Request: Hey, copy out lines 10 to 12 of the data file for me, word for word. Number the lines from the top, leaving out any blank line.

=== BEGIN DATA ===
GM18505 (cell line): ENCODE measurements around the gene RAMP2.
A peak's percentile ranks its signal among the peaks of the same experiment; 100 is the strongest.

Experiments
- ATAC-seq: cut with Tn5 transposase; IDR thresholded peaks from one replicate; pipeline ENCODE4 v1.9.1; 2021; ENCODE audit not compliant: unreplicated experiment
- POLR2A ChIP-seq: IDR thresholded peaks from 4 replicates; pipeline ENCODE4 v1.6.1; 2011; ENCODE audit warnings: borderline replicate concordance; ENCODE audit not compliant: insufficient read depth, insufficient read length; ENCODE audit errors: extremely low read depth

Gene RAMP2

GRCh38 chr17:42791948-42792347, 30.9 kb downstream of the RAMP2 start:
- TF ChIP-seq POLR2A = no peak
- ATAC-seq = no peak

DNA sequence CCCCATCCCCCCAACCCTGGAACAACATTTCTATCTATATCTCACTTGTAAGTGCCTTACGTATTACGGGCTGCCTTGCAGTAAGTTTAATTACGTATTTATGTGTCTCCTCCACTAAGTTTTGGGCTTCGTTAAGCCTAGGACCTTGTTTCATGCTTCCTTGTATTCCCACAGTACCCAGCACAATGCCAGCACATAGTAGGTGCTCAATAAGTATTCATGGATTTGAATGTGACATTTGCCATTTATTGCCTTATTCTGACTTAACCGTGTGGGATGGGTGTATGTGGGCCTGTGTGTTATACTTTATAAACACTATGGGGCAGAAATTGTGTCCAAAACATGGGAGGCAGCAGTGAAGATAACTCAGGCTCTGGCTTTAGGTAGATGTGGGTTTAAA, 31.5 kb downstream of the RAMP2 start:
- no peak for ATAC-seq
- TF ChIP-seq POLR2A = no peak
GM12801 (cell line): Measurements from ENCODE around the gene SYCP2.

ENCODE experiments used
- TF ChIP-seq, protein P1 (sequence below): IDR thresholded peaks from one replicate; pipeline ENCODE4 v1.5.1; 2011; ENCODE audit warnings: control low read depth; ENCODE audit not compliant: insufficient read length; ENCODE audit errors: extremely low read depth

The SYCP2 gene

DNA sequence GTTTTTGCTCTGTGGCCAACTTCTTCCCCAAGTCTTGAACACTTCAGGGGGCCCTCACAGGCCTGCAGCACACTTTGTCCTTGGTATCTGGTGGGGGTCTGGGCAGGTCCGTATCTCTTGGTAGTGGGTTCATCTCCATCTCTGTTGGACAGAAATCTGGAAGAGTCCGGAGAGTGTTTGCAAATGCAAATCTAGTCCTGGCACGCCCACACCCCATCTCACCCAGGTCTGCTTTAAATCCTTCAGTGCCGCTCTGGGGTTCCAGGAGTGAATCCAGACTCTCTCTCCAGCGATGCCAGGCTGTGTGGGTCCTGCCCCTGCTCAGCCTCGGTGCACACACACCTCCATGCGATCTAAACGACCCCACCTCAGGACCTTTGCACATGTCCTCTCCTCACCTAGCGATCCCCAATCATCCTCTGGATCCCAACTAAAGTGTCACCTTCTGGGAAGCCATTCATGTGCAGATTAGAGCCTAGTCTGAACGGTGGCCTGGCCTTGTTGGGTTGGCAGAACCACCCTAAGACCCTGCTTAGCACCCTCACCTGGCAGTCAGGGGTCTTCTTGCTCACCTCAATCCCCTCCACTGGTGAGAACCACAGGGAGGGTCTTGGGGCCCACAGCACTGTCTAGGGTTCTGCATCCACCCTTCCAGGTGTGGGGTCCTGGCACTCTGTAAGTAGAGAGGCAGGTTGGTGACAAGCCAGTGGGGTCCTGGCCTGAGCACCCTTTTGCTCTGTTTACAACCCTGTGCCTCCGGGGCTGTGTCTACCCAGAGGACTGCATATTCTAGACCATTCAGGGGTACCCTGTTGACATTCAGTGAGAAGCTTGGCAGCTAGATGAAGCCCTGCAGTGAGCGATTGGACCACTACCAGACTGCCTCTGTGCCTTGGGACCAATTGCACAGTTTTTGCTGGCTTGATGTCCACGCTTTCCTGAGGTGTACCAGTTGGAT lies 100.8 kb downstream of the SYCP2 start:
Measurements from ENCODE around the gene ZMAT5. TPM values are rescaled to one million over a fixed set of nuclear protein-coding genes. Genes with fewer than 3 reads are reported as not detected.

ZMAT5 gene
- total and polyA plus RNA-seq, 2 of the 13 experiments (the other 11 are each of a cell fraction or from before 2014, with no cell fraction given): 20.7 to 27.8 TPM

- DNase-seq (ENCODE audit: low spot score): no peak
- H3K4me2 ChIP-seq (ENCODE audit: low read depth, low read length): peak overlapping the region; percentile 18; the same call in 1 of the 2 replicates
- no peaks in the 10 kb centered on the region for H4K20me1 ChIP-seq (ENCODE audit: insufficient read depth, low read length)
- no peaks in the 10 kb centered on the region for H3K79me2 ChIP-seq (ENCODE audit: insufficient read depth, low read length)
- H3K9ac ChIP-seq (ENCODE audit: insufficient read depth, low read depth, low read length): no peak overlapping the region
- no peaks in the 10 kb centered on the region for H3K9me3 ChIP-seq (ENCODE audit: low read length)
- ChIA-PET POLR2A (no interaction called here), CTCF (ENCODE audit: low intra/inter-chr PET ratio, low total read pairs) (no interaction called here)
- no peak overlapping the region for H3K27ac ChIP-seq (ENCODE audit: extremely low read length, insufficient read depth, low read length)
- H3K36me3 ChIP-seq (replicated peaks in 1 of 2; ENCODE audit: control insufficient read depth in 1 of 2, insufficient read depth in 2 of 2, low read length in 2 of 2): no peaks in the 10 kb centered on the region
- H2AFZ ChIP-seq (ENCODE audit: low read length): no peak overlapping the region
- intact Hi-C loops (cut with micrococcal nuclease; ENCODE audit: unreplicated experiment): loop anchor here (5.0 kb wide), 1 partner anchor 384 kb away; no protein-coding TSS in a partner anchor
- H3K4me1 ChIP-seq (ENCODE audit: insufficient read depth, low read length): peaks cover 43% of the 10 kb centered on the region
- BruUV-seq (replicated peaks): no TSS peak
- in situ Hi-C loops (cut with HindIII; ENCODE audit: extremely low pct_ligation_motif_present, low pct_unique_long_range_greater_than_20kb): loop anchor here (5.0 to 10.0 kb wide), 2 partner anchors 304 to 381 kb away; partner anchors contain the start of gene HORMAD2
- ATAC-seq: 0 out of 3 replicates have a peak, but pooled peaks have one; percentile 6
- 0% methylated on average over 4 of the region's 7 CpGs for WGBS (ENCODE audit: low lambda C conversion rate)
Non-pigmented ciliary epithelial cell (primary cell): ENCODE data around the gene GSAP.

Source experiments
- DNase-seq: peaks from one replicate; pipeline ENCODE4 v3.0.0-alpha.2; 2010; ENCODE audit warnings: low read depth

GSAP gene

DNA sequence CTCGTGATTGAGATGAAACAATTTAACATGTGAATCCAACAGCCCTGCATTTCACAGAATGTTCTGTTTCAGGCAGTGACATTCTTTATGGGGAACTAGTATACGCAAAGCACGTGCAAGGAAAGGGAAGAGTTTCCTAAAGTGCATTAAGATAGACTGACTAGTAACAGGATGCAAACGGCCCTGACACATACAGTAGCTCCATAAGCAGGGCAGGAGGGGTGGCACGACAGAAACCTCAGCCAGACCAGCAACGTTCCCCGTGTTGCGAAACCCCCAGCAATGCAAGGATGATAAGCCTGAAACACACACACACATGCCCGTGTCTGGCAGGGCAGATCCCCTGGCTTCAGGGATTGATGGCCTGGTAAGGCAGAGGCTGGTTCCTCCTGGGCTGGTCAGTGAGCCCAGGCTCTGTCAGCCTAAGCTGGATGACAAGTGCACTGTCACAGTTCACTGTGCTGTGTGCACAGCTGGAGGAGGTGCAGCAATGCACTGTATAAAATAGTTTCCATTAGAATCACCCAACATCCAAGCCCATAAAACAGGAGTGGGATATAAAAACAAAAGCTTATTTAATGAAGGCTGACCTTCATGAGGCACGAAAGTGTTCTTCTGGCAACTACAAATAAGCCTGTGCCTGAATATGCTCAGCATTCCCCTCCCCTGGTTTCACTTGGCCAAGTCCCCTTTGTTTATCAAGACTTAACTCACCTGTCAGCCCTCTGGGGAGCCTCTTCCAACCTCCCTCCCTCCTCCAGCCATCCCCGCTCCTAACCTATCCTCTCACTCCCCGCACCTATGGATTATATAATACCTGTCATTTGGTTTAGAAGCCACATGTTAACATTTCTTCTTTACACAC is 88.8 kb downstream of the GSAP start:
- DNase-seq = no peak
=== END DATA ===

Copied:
DNA sequence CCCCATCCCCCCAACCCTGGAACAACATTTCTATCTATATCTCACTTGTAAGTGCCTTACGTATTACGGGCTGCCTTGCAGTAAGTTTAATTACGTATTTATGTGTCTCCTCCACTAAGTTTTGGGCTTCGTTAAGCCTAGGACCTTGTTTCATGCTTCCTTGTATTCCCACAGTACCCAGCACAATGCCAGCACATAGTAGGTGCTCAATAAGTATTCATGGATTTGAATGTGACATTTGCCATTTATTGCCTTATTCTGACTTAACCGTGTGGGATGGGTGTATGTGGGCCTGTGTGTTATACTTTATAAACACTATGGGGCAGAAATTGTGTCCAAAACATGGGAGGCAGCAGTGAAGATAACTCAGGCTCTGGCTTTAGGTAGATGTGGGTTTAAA, 31.5 kb downstream of the RAMP2 start:
- no peak for ATAC-seq
- TF ChIP-seq POLR2A = no peak